BRED AS I HAVE BEEN IN the academic tradition of looking down one's long nose at the "popular" historian, I approached Donald Dale Jacson's Gold Dust with malicious intent. He had, by his own admission, no training in history; his previously published books numbered three, two of them volumes in the Time-Life wilderness series. Here was a rank pretender who deserved to be crucified by the acid tongue of criticism.

By the time I finished the first chapter doubts were mounting; by the time I completed the book I was ready to eat my intentions, even if salted with gold dust at $500 an ounce. For this may not be, as the dust jacket claims, the first "authentic story of the forty-niners" (the centennial of 1949 produced a glut of such volumes), but it is the best complete account of the gold rush yet written, from the discover to the end of 1850.

The author, instead of plagiarizing professional historians (whose works he has read thoroughly), has immersed himself in the hundreds of printed diaries and reminiscences of the forty-niners, contemporary newspapers (including such an exceedingly rare rile as that of the Sacramento Transcript) and a number of mnauscript collections in Yale's Beinecke Library and the Bancroft Library of the University of California. Others who have written of the gold rush have read as extensively, but none has captured the feverish atmosphere of the times so successfully. Add to this a lusty style, an unerring instinct for the apt quotation, a knack for characterization and, above all, a sense of drama, and you have the ingrediants that account for the excellence of this book.

The tale begins with James Marshall's discovery of the first golden flakes in January 1848, and the subsequent slow spread of the gold mania first across California and later the United States. Then with a "Ho for California," those wealthy enough to risk the malarial swamps of the Panama Isthmus left for the West Coast. They were followed by the larger number who elected the wearisome journey around the Horn, and finally by the thousands who gathered at the river towns -- Independence and St. Joseph and Leavenworth -- to wait the greening of the grass to begin their overland trek.

Instead of following any one of these streams to the gold fields, Jackson lets us look in at each periodically. Our first glimpse is of the fortunate few from California who in the spring of 1849 were skimming off the surface wealth. Then we see the thousands languishing in Panama City as they wait to fight their way aboard the occasional vessel that will take them to San Francisco. There are thousands more aboard the "storm-battered armada strung out along a necklace-shaped track of ocean with Cape Horn at the bottom," and smaller numbers inching their way across the deserts of the Southwest and bandit-ridden Mexico. Finally we see the multitudes racing westwarrd along the Platte River as they try to outrun the cholera that has pursued them as far as the mountains. We see them again as they pause to celebrate Independence Day and at dramatic intervals thereafter until all are safely in the Mother Lode country -- all who have survived, that is.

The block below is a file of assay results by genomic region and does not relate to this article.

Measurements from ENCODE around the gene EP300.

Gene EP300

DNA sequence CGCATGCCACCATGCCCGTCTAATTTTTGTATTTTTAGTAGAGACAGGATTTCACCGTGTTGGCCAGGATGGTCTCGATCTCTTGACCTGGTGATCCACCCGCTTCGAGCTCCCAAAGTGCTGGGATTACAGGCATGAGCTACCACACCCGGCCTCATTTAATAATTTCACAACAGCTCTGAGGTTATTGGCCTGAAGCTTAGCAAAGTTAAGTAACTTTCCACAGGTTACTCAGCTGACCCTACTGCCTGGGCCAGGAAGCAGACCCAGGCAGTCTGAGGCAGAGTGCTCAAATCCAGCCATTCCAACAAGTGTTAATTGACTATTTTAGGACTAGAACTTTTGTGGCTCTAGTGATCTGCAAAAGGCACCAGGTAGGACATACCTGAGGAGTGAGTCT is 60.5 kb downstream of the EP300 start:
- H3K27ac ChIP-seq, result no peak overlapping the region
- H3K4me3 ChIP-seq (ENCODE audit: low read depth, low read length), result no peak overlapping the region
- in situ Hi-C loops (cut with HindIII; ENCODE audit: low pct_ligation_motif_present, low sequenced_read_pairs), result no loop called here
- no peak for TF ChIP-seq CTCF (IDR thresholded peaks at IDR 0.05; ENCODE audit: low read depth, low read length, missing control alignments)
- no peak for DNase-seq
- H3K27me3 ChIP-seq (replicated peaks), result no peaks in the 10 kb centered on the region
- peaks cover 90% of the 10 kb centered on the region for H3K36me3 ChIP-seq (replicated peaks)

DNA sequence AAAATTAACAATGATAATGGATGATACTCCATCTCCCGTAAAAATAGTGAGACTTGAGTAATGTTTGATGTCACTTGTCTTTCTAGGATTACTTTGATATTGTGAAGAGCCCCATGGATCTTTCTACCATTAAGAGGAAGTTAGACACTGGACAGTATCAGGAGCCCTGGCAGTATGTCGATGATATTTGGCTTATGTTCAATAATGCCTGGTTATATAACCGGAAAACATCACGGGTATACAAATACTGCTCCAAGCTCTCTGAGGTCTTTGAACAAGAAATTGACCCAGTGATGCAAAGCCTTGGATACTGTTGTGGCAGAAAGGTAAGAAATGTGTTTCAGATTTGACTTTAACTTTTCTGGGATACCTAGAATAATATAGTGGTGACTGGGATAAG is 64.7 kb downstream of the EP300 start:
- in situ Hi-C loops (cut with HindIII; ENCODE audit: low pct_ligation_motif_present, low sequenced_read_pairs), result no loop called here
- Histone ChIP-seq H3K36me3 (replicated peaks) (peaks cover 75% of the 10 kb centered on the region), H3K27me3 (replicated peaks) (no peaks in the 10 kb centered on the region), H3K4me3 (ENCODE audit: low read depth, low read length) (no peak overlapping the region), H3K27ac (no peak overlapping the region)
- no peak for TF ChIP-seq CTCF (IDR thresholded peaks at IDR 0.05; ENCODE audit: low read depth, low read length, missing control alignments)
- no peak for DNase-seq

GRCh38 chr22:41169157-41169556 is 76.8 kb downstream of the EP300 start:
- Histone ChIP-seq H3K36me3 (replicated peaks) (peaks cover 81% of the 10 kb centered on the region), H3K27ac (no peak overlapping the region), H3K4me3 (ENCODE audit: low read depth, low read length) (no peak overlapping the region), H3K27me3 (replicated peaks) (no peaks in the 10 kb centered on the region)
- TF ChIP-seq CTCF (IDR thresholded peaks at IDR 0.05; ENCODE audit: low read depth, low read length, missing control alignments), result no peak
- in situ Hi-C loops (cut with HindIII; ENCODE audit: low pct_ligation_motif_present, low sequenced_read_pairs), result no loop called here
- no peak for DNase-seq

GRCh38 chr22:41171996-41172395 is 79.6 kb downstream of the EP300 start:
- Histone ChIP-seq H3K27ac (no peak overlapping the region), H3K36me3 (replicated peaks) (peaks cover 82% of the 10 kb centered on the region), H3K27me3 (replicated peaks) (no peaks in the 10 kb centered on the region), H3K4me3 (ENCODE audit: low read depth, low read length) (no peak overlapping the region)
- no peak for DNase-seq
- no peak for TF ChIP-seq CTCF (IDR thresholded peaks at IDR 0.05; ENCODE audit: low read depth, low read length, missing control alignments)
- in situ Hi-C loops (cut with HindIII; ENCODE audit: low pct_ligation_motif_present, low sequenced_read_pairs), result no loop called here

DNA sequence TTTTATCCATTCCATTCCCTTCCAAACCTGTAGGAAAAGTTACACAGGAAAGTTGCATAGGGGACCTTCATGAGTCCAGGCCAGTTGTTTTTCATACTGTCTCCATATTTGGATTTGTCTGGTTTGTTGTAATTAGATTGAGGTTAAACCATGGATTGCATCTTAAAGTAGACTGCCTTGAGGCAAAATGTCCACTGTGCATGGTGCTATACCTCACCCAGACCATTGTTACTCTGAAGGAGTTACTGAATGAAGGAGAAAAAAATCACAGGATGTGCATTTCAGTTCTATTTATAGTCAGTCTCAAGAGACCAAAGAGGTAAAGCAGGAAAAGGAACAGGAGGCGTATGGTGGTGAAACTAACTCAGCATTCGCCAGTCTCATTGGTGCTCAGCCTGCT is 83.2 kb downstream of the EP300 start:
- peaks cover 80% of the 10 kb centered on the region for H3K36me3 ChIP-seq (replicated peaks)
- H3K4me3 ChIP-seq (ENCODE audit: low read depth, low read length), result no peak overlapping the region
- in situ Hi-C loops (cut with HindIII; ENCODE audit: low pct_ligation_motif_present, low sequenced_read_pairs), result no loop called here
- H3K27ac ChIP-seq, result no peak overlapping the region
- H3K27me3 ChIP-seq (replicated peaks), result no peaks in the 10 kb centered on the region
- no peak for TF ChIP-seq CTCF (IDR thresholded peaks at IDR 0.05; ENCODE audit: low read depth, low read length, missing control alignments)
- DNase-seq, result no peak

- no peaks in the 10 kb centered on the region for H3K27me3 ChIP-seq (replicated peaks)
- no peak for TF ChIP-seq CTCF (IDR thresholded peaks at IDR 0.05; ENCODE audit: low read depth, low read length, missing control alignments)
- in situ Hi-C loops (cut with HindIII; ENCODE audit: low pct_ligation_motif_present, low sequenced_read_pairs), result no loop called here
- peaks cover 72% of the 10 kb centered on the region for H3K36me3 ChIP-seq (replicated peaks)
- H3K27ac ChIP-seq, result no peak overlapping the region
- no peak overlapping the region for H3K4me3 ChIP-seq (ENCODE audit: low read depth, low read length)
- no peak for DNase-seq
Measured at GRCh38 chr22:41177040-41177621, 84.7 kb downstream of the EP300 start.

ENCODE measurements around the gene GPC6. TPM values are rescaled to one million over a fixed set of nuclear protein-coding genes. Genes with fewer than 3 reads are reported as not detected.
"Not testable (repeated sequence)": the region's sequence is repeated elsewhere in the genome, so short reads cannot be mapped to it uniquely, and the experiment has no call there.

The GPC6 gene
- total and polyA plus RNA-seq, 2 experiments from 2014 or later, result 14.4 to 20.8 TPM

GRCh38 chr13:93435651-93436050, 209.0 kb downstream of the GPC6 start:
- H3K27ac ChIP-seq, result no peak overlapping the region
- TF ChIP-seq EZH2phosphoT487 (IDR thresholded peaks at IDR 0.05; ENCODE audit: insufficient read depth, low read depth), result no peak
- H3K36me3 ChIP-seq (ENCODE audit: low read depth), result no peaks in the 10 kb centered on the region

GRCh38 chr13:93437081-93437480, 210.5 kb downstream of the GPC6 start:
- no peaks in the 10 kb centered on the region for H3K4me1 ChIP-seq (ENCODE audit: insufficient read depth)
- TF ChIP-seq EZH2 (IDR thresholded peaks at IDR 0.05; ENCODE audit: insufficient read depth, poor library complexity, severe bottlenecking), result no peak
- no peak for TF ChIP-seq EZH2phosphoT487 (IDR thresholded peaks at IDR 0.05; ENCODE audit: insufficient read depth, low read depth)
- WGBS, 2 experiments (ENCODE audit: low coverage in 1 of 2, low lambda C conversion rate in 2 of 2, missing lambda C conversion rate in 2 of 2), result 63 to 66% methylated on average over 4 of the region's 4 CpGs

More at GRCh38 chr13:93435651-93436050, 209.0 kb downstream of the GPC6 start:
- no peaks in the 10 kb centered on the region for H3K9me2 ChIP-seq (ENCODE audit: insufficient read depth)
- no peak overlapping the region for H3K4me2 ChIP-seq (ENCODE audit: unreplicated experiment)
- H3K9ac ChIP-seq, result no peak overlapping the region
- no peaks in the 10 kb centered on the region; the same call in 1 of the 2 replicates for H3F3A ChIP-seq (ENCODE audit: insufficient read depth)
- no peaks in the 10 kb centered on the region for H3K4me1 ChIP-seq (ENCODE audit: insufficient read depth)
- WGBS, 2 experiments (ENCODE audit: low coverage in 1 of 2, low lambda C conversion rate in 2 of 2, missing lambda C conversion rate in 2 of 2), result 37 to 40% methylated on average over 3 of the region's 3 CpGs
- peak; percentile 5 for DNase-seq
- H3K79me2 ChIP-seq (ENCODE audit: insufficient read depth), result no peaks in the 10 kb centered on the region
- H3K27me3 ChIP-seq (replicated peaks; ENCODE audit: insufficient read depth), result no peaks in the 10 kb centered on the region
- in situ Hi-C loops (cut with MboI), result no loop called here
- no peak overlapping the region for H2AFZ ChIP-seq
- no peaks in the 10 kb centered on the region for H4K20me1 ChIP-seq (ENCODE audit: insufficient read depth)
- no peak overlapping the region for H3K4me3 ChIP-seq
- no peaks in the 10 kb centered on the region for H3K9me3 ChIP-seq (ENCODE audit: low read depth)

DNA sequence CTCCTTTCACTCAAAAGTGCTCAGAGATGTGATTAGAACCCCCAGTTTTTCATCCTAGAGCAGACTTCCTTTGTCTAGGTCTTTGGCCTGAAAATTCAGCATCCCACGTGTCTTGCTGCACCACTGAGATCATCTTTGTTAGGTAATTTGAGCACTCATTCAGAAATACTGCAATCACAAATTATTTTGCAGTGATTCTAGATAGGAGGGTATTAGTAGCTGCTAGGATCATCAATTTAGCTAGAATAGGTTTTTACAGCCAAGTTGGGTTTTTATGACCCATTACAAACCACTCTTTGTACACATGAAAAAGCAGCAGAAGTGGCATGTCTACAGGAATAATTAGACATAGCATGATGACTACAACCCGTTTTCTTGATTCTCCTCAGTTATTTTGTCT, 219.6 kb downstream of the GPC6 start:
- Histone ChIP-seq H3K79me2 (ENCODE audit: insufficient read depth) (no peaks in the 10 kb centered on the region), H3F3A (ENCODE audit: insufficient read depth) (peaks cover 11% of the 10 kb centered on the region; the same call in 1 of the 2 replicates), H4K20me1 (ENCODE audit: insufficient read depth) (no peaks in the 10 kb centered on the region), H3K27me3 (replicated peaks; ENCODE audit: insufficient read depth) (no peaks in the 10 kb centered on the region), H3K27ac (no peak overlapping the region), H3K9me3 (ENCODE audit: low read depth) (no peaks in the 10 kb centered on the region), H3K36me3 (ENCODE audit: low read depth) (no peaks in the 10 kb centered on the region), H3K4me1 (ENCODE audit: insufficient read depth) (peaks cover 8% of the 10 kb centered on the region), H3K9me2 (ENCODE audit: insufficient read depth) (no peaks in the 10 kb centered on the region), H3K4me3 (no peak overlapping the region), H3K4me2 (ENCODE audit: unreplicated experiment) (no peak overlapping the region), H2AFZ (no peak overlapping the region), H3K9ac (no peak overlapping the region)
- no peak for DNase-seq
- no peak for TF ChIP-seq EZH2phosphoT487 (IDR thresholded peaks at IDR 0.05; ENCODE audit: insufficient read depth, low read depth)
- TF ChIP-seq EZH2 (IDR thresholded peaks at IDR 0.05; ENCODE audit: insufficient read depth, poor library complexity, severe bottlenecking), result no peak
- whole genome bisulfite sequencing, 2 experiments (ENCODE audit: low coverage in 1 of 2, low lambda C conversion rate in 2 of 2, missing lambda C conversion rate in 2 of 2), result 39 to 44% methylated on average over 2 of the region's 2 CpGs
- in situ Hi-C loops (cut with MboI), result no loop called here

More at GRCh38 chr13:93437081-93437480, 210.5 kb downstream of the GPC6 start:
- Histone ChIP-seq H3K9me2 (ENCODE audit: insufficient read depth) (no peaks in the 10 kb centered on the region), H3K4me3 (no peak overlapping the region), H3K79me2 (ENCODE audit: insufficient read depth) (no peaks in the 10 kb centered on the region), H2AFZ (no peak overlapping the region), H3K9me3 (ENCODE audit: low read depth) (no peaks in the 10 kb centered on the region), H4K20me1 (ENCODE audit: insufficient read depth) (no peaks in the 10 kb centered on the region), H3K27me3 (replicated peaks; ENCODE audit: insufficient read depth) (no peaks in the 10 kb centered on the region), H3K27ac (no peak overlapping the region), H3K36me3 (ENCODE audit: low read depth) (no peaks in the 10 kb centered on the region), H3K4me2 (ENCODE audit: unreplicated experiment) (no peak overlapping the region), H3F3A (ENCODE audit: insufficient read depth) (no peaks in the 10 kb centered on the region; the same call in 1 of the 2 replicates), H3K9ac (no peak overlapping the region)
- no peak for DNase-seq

The sense of drama is heightened as we follow the fortunes of a small group of diarists: Cal Gardiner and Bayard Taylor and Roger Sherman Baldwin Jr. on the Panama Route; Bill Johnson and Alonzo Deland and J. Goldsborough Bruff and the Conway family with their pretty daughter Mary on the Platte River Trail. The reader becomes hopelessly involved in their fates as their stores unfold. Will the lovelorn Henry Crandall ever return to his beloved Mary Millis in upstate New York? Will William Manly and his Jayhawkers survive the searing heat of Death Valley? Will J. Goldsborough Bruff be rescued from his starvation camp in the Sierras where he has chosed to remain to protect his precious diaries? Read on.

Eventually, all converge on the California mines, a few to garner fortunes, more to succumb to disappointment and dispair. There are recounted adventures revealing hardships and tragedy beyond belief, all as vividly described as they are accurate. By the end of 1850 the rush was over; "the day of the laboring man had passed. Now it was capital's turn" as shafts were sunk and rock crushing machines imported to extract the ore. Migration slackened to less than a thousand in 1851, and when it began to flow again in 1852, those who came were farmers and merchants, not adventuresome placer miners (those who panned for gold) with visions of dust and nuggets dancing in their heads.

The forty-niners would pass from the spotlight of history, but they left their mark. So Donald Dale Jackson believes. "They might," he writes, "have scraped out the gold and trampled the flowers but they had left gifts of character which were equally precious -- openness, a careless good humor, a taste for change, and a gambling spirit, qualities that would endure as long as the California dream persisted." His excellent book will help keep their legend alive.